QUESTION: Species in the fossil record generally remain constant for one million years or so; what are these climate patterns that would cause such accelerated evolution only every one million years? Also, why don't intermediate species show up in the fossil record?

(and so on.)

Compare this with

THEORY: (speedracer) Since species tend to appear in the fossil record rather abruptly, I posit that all the different species on Earth were created in the lab and then exported here by biological engineers from the planet Zog.

QUESTION: One, are you on crack? Two, why didn't these Zogians leave any tracks, or a "Welcome to Earth" travel guide, or something?

THEORY: One, it's LSD. Two, the Zogians flew here on their own without the use of spacecraft, and they were rather antisocial creatures.

QUESTION: How the hell did the Zogians know how to engineer us so that we'd be able to survive on Earth?

(and so on.)

Now I'm not going to demand equal time for Zog theory of species in biology classrooms in high school, since evolution is a theory about physically regular processes and the Zog theory isn't. I merely wish to point out some of the difficulties when a scientific theory relies on circumstantial evidence.

[This message has been edited by speedracer (edited 01-27-2002).]
__________________
speedracer is offline  
Old 01-28-2002, 12:37 AM   #28
Refugee
 
Foxxern's Avatar
 
Join Date: Aug 2000
Location: Illinois, USA
Posts: 1,284
Local Time: 10:39 PM
Quote:
Originally posted by Anthony:
What do you call 'methodical'? In most countries in the Middle East they slaughter lambs by the millions and let them bleed to death on the street, with the blood being splashed onto pedestrians like puddle water. I don't think Islam supports your argument. Nor do I think Hinduism, the slaughter of many different animals (except of course the cow), and, had it not been for a few vegetarian mogul emperors, the same diet would have been followed as in the West, or Christianity.

The only exception you may find is with Buddhism, and other minor sects - but you can't cross out the other main religions of the world using your argument. Whether acknowledged or not, there IS a hierarchy of creation.

Ant.
I think you're misinformed. Perhaps in some countries they are not as concerned with the process of butchering animals. But most religions, including Islam and Judaism, use a priest who is present and who blesses the animals during a traditional ceremony. The elimination of this process is likely due in part partially to Western influence, and partially to the fact that the butchers simply do not have the time to properly sacrifice the animals as the demand for meat grows due to a lack of understanding one's own religion in many of the poorly educated countries.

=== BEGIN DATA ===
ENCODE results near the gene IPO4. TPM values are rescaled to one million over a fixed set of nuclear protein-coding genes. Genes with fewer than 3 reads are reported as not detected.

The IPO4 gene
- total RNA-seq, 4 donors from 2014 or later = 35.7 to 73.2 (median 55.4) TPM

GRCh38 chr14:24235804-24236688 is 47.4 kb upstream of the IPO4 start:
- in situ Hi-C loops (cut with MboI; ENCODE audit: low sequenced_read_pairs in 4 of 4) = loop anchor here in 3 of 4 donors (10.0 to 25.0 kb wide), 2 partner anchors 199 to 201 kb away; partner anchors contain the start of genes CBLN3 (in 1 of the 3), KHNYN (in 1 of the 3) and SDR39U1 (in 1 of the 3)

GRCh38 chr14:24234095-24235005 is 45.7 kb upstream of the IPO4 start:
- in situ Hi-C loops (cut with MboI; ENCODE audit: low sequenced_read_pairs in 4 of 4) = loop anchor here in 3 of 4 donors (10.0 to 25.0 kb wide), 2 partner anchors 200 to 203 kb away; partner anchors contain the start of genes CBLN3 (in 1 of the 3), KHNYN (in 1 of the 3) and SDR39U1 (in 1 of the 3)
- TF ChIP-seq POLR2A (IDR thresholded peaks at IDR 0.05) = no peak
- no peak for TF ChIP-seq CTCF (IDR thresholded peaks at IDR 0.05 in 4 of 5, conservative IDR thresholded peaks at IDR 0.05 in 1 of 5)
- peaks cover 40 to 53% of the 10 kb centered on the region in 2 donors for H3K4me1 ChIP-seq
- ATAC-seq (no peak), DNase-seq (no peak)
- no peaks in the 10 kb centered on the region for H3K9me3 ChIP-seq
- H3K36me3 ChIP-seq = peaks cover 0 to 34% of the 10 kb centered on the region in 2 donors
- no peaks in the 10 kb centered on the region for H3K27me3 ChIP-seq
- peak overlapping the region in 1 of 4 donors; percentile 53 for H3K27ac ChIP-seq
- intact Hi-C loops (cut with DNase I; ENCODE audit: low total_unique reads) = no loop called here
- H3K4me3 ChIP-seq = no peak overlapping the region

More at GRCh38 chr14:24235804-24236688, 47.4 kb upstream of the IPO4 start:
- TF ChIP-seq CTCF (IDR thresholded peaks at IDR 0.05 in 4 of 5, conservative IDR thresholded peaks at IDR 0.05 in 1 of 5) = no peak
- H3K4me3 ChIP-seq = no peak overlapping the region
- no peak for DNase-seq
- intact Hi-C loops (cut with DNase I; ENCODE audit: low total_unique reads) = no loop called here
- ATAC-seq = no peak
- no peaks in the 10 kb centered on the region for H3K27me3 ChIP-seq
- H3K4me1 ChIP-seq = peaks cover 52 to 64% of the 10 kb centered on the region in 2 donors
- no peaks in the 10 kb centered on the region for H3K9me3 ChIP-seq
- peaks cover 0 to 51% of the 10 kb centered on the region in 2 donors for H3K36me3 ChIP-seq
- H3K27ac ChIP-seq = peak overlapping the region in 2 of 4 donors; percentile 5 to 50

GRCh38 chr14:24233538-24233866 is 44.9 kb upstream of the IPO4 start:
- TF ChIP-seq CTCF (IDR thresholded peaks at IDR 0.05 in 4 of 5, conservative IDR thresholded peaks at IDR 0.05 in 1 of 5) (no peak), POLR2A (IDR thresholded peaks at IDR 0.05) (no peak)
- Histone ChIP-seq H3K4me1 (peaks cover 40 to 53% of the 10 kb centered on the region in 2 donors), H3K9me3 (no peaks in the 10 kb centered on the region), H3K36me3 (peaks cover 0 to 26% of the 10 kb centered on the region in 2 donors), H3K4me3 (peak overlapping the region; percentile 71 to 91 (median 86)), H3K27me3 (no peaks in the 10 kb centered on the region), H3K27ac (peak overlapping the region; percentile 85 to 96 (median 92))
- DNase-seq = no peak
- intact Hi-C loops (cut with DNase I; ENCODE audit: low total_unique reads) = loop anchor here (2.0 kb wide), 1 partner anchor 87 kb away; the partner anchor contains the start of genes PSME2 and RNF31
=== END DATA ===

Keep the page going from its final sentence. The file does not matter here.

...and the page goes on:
As for Hinduism, as a member myself, I can safely say that respect for animals goes far beyond cows, as the stereotype may perpetuate. Yes, there is a tendency to have a preference for cows, but that is only because farmers use the cows in so many different ways and so they see the cows as extremely helpful, almost as close as a member of their own families. But Hinduism does not support violence against any animals.

This hierarchy is so ingrained into our minds that it's hard for many to even consider that animals are not our subordinates. Just remember, without us, they would survive just fine. But we wouldn't last long without them. I'm not some ultra animals' rights activist, but I think it's important to understand that animals are not just here to serve our nutritional purposes. Of course in many parts of the world, other food is difficult to find. But we definitely need to consider the consequences of our actions towards animals.

------------------
Change is the only constant
__________________
Foxxern is offline  
Old 01-28-2002, 09:42 AM   #29
ONE
love, blood, life
 
melon's Avatar
 
Join Date: Oct 2000
Location: Toronto, Ontario
Posts: 11,781
Local Time: 11:39 PM
Quote:
Originally posted by DebbieSG:
[Judaism an entirely new pattern of living. God is not only the tribal protector and creator but the Creator of the Universe. From His contact with Abraham, God of the Heavens is beginning a relationship with human beings.
DebbieSG, I am not arguing against that this is what Judaism became. Your quote is from Psalms, but, like almost all of the Old Testament, it is written around the Exilic period (c. 580 B.C.) to the Maccabee period (c. 180 B.C.). By this time, the concept of total monotheism, as in God was the creator of everyone and everything, was already in place.

My argument all along was that, in Genesis, this was different. Monotheism, as we know it, did not exist in any form in any religion likely back when Genesis was written. In fact, as I am reading parts of the entire Pentateuch (Genesis, Exodus, Leviticus, Numbers, and Deuteronomy), it is written in the possessive.